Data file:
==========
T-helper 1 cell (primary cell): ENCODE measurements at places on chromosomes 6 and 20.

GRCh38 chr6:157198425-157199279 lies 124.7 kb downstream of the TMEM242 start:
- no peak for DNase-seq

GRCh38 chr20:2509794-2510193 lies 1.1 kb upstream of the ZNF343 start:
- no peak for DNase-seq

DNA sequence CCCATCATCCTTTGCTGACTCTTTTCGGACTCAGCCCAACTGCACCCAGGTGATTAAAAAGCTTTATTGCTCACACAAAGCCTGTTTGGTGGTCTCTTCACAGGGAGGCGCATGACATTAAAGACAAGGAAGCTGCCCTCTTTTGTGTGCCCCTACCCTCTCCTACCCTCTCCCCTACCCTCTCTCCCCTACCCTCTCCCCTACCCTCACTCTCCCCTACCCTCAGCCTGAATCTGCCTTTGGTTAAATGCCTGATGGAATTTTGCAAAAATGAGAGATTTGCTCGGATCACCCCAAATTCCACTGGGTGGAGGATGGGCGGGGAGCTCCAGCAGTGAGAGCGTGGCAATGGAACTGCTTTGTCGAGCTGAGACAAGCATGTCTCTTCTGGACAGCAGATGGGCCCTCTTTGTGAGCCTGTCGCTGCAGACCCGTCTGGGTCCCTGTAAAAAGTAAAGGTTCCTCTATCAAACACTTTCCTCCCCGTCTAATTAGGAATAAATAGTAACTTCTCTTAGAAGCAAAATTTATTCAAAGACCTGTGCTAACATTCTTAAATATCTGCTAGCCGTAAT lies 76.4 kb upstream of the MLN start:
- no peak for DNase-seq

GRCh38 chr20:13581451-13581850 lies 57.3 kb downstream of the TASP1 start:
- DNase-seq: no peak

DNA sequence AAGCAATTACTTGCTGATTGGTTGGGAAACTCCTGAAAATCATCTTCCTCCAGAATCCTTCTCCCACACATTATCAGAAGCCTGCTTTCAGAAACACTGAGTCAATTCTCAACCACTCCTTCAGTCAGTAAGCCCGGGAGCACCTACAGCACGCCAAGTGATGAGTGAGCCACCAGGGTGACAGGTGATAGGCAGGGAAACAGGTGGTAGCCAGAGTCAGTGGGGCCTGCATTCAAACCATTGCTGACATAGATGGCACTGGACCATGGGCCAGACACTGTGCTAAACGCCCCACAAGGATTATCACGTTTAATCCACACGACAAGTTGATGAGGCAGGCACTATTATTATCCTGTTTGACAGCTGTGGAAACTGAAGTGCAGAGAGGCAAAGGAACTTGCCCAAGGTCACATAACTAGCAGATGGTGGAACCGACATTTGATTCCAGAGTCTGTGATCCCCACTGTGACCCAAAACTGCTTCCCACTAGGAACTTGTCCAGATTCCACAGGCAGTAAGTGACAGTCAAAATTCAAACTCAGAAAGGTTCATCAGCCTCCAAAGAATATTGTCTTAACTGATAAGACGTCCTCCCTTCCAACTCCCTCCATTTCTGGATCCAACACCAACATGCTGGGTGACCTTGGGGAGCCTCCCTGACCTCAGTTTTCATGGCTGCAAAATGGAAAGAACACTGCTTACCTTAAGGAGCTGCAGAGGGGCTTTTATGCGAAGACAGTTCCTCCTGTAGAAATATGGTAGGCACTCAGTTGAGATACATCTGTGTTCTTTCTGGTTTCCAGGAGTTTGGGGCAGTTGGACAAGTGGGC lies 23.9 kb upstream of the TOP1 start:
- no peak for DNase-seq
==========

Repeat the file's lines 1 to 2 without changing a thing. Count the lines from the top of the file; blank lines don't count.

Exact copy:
T-helper 1 cell (primary cell): ENCODE measurements at places on chromosomes 6 and 20.

GRCh38 chr6:157198425-157199279 lies 124.7 kb downstream of the TMEM242 start: